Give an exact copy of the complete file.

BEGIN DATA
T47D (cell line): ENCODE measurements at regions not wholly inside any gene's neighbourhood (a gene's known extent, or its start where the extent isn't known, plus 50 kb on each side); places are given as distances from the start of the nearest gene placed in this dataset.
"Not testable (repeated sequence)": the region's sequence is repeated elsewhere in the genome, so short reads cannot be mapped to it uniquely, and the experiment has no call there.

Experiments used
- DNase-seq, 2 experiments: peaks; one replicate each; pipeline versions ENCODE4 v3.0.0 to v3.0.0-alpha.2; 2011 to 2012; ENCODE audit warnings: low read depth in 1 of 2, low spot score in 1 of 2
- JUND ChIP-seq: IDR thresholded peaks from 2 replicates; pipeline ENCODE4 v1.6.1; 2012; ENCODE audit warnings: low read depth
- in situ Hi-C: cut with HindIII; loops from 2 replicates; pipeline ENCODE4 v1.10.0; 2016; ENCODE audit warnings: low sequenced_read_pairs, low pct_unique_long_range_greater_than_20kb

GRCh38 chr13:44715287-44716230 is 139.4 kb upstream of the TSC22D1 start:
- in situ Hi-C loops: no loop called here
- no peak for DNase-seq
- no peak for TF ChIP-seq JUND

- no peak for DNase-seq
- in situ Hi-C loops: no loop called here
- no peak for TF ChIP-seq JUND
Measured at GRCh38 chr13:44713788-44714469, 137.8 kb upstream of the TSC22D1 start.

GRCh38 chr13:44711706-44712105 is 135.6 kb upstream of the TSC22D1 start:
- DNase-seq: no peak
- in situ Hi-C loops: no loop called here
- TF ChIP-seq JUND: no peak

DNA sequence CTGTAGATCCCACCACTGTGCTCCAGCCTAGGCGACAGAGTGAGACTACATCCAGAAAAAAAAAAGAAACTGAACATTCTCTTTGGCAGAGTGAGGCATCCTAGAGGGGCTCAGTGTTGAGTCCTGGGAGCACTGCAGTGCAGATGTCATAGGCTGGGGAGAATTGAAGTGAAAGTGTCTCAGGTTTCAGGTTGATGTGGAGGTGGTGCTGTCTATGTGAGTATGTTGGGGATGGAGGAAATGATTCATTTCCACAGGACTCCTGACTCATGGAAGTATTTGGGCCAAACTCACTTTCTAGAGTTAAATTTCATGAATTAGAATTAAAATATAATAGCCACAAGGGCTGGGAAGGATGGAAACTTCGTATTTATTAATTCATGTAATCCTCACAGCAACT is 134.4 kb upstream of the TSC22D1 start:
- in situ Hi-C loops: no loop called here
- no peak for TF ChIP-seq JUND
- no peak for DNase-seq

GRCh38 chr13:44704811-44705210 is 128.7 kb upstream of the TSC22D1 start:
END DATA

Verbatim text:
T47D (cell line): ENCODE measurements at regions not wholly inside any gene's neighbourhood (a gene's known extent, or its start where the extent isn't known, plus 50 kb on each side); places are given as distances from the start of the nearest gene placed in this dataset.
"Not testable (repeated sequence)": the region's sequence is repeated elsewhere in the genome, so short reads cannot be mapped to it uniquely, and the experiment has no call there.

Experiments used
- DNase-seq, 2 experiments: peaks; one replicate each; pipeline versions ENCODE4 v3.0.0 to v3.0.0-alpha.2; 2011 to 2012; ENCODE audit warnings: low read depth in 1 of 2, low spot score in 1 of 2
- JUND ChIP-seq: IDR thresholded peaks from 2 replicates; pipeline ENCODE4 v1.6.1; 2012; ENCODE audit warnings: low read depth
- in situ Hi-C: cut with HindIII; loops from 2 replicates; pipeline ENCODE4 v1.10.0; 2016; ENCODE audit warnings: low sequenced_read_pairs, low pct_unique_long_range_greater_than_20kb

GRCh38 chr13:44715287-44716230 is 139.4 kb upstream of the TSC22D1 start:
- in situ Hi-C loops: no loop called here
- no peak for DNase-seq
- no peak for TF ChIP-seq JUND

- no peak for DNase-seq
- in situ Hi-C loops: no loop called here
- no peak for TF ChIP-seq JUND
Measured at GRCh38 chr13:44713788-44714469, 137.8 kb upstream of the TSC22D1 start.

GRCh38 chr13:44711706-44712105 is 135.6 kb upstream of the TSC22D1 start:
- DNase-seq: no peak
- in situ Hi-C loops: no loop called here
- TF ChIP-seq JUND: no peak

DNA sequence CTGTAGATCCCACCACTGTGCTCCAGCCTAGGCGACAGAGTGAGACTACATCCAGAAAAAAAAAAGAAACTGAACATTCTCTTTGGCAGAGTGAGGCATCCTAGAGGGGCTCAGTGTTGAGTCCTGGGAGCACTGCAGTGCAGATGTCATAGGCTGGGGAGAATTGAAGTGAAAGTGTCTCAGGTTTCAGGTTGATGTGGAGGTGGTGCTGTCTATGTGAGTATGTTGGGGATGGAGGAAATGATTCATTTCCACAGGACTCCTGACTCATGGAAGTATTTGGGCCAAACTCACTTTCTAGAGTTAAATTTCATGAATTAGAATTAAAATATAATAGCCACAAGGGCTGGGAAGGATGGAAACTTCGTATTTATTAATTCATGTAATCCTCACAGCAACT is 134.4 kb upstream of the TSC22D1 start:
- in situ Hi-C loops: no loop called here
- no peak for TF ChIP-seq JUND
- no peak for DNase-seq

GRCh38 chr13:44704811-44705210 is 128.7 kb upstream of the TSC22D1 start: